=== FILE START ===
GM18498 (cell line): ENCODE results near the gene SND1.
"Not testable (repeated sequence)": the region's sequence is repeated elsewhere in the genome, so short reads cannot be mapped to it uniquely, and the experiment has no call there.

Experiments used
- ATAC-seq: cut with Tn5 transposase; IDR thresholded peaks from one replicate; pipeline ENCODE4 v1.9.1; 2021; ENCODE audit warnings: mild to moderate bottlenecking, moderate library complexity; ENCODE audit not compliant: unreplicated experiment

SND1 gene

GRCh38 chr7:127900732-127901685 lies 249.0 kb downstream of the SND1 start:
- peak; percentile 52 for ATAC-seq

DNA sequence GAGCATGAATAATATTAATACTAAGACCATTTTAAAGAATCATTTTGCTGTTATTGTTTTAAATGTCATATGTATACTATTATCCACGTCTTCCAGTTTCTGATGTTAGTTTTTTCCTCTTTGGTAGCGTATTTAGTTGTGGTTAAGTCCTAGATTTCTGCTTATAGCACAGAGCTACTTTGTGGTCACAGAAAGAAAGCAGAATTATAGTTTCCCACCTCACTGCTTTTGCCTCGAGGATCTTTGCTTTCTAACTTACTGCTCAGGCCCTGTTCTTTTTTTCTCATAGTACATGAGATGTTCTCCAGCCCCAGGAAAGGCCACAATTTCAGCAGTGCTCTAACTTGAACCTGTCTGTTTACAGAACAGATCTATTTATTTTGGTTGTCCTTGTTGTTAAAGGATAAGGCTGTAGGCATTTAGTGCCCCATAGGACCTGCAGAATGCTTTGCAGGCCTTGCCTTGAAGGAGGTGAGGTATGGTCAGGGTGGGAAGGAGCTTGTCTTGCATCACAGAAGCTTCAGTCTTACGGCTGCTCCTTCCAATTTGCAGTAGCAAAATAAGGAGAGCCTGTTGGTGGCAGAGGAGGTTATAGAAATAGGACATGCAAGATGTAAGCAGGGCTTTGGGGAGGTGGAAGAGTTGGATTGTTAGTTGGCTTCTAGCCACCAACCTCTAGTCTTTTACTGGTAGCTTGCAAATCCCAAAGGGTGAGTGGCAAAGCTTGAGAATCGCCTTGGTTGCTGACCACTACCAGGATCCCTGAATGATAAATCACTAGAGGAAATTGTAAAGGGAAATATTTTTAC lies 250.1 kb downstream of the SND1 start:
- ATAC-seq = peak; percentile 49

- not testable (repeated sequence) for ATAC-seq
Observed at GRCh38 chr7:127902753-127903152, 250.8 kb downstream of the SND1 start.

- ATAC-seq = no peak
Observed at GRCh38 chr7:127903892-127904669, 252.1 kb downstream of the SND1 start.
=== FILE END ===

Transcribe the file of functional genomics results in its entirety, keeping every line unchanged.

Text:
GM18498 (cell line): ENCODE results near the gene SND1.
"Not testable (repeated sequence)": the region's sequence is repeated elsewhere in the genome, so short reads cannot be mapped to it uniquely, and the experiment has no call there.

Experiments used
- ATAC-seq: cut with Tn5 transposase; IDR thresholded peaks from one replicate; pipeline ENCODE4 v1.9.1; 2021; ENCODE audit warnings: mild to moderate bottlenecking, moderate library complexity; ENCODE audit not compliant: unreplicated experiment

SND1 gene

GRCh38 chr7:127900732-127901685 lies 249.0 kb downstream of the SND1 start:
- peak; percentile 52 for ATAC-seq

DNA sequence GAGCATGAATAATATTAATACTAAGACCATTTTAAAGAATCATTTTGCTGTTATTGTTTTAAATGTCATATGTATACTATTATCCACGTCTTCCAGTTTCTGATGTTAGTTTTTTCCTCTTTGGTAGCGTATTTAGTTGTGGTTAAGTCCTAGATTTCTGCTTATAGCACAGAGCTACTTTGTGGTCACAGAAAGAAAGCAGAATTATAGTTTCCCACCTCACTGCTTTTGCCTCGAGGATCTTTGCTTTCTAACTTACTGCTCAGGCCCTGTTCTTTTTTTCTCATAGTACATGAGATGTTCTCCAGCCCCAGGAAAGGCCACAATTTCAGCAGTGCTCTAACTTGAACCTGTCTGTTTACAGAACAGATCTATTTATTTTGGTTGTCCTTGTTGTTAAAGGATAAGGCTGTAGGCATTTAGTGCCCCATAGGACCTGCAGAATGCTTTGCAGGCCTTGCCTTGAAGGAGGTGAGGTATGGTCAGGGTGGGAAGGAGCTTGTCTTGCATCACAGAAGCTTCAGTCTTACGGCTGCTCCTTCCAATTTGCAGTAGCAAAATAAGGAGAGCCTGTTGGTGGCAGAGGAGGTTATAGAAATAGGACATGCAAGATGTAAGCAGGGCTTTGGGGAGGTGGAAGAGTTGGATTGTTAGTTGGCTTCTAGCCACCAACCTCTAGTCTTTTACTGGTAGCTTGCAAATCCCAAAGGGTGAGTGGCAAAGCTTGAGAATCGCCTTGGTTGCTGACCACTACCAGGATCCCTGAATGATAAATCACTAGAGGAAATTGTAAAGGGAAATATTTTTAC lies 250.1 kb downstream of the SND1 start:
- ATAC-seq = peak; percentile 49

- not testable (repeated sequence) for ATAC-seq
Observed at GRCh38 chr7:127902753-127903152, 250.8 kb downstream of the SND1 start.

- ATAC-seq = no peak
Observed at GRCh38 chr7:127903892-127904669, 252.1 kb downstream of the SND1 start.